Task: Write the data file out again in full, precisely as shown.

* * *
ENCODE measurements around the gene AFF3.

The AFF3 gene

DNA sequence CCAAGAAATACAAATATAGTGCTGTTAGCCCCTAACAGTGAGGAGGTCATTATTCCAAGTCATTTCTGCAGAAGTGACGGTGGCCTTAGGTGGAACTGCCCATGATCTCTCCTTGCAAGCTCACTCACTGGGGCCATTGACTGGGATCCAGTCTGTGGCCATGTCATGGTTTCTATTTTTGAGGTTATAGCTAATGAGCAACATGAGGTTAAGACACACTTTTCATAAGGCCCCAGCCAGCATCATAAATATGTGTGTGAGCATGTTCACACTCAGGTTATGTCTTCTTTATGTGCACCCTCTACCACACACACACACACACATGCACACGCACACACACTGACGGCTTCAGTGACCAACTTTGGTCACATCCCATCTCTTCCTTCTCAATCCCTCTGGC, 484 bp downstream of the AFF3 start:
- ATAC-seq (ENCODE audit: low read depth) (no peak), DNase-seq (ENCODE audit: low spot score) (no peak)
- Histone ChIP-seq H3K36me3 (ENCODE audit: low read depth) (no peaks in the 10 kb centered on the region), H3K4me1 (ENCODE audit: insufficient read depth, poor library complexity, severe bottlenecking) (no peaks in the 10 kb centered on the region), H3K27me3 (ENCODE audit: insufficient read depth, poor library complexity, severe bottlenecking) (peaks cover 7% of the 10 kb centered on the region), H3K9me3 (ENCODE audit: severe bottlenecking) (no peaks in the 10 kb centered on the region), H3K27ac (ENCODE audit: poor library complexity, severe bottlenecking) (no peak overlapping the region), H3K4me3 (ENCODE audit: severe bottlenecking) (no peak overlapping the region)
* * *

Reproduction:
ENCODE measurements around the gene AFF3.

The AFF3 gene

DNA sequence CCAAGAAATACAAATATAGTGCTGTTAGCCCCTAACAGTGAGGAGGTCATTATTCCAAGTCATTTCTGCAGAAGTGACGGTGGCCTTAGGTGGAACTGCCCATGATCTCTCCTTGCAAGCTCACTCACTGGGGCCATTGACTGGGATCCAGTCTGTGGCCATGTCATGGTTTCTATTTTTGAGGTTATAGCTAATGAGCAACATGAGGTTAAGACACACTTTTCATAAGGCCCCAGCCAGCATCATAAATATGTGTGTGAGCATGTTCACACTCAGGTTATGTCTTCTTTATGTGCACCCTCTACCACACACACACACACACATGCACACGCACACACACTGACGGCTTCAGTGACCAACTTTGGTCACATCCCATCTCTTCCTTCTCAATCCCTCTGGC, 484 bp downstream of the AFF3 start:
- ATAC-seq (ENCODE audit: low read depth) (no peak), DNase-seq (ENCODE audit: low spot score) (no peak)
- Histone ChIP-seq H3K36me3 (ENCODE audit: low read depth) (no peaks in the 10 kb centered on the region), H3K4me1 (ENCODE audit: insufficient read depth, poor library complexity, severe bottlenecking) (no peaks in the 10 kb centered on the region), H3K27me3 (ENCODE audit: insufficient read depth, poor library complexity, severe bottlenecking) (peaks cover 7% of the 10 kb centered on the region), H3K9me3 (ENCODE audit: severe bottlenecking) (no peaks in the 10 kb centered on the region), H3K27ac (ENCODE audit: poor library complexity, severe bottlenecking) (no peak overlapping the region), H3K4me3 (ENCODE audit: severe bottlenecking) (no peak overlapping the region)